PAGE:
So the assistant professor in communications at Elizabethtown College designed anexperiment for 120 students at the college and has just reported the results. It turns out that professors with personal Twitter streams appear to be more credible than those who stick to business. The study, co-authored with Jamie Bartolino, one of her students, appears in the most recent issue of Learning, Media and Technology.
The researchers created three accounts on Twitter for three fictional “professors” named Caitlin Milton, Caitlyn Milton, and Katelyn Milton. One account was filled personal tweets (“Feeling good after an early morning swim at the rec center”), the second with scholarly ones (“Working on a study about how social-networking sites can be used in educational settings.”), and the third with a combination.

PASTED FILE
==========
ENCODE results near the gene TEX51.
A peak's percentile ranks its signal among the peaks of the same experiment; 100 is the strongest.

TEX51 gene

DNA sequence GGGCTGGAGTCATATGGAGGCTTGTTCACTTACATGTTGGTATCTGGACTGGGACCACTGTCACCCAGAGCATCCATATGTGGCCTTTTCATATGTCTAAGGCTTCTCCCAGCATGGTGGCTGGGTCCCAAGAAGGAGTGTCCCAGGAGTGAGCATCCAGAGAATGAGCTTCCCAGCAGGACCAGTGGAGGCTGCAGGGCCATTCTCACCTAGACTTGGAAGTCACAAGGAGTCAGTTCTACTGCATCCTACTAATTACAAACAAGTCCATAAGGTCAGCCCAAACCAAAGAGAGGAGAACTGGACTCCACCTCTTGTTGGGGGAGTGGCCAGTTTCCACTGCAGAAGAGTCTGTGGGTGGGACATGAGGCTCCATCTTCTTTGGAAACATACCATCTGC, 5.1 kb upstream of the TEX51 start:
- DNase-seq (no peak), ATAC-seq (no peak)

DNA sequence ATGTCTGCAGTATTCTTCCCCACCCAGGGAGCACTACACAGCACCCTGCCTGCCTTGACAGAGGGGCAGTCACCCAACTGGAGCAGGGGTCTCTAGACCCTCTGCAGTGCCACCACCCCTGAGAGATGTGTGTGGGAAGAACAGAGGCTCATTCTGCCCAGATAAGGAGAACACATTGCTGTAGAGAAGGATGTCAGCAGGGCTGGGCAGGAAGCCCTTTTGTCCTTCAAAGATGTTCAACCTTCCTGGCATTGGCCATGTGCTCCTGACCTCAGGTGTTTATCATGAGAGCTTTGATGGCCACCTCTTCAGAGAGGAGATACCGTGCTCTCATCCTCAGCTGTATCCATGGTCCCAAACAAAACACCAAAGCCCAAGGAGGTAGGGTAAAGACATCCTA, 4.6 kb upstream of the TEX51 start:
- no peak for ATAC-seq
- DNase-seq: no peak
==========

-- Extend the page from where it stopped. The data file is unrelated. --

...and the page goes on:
To Ms. Johnson’s surprise, when the students were surveyed, they rated the personal professor the highest on measures of competence, trustworthiness, and caring—which adds up to credibility.
This is from last year, but it’s nice to see supporting evidence for one of my beliefs about teaching: bringing even a little bit of yourself can be beneficial to students and the learning environment.